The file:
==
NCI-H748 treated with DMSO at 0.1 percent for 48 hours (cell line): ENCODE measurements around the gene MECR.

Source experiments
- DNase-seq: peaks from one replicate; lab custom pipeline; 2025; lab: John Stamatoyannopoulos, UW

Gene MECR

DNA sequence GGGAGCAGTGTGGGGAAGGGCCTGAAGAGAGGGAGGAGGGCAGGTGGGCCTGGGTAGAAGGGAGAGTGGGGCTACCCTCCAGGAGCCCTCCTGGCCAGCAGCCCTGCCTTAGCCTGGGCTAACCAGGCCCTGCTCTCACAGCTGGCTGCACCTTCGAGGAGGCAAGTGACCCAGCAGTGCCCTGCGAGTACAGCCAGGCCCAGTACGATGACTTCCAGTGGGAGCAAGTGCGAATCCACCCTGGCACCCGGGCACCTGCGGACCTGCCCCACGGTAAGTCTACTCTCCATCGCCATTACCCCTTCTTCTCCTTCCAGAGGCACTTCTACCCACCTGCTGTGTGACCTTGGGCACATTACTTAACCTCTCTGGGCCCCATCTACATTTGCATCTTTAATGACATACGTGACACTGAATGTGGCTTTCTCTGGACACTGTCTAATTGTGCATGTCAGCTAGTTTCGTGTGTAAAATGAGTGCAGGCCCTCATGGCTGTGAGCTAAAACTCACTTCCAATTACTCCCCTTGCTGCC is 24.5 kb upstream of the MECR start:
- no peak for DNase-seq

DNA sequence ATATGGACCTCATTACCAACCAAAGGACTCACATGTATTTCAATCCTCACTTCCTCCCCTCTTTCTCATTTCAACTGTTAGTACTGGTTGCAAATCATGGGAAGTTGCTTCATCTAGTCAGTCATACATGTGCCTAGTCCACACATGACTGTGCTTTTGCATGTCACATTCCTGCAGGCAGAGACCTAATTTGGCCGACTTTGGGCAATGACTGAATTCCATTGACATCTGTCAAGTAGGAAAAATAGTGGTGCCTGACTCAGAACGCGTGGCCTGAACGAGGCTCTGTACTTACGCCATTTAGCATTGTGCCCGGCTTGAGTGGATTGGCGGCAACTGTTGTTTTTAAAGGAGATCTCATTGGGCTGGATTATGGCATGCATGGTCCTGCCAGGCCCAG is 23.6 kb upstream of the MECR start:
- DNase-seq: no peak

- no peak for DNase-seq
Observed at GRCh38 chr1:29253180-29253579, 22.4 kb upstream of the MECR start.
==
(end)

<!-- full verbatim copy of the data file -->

NCI-H748 treated with DMSO at 0.1 percent for 48 hours (cell line): ENCODE measurements around the gene MECR.

Source experiments
- DNase-seq: peaks from one replicate; lab custom pipeline; 2025; lab: John Stamatoyannopoulos, UW

Gene MECR

DNA sequence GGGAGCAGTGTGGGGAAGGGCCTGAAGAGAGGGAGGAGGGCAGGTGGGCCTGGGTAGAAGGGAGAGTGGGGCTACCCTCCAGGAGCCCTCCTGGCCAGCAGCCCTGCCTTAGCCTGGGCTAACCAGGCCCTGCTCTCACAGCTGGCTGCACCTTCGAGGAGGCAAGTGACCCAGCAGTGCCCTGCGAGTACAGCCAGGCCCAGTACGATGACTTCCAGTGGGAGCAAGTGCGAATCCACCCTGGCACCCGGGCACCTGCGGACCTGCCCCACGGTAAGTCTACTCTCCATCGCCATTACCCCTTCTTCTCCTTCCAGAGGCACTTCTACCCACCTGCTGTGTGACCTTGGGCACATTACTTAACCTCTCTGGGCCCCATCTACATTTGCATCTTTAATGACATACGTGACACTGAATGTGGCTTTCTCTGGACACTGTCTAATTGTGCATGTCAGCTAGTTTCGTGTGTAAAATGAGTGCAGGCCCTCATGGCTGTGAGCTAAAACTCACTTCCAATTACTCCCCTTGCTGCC is 24.5 kb upstream of the MECR start:
- no peak for DNase-seq

DNA sequence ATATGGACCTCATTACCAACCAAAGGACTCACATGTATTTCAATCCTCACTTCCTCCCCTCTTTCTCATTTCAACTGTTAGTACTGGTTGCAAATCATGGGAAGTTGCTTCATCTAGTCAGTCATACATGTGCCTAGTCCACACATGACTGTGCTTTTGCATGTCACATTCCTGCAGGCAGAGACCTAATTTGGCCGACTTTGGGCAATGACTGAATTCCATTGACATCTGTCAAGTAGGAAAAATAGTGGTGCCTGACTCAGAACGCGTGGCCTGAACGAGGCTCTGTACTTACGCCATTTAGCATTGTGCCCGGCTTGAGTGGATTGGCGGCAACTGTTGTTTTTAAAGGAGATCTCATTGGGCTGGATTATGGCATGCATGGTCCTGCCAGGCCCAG is 23.6 kb upstream of the MECR start:
- DNase-seq: no peak

- no peak for DNase-seq
Observed at GRCh38 chr1:29253180-29253579, 22.4 kb upstream of the MECR start.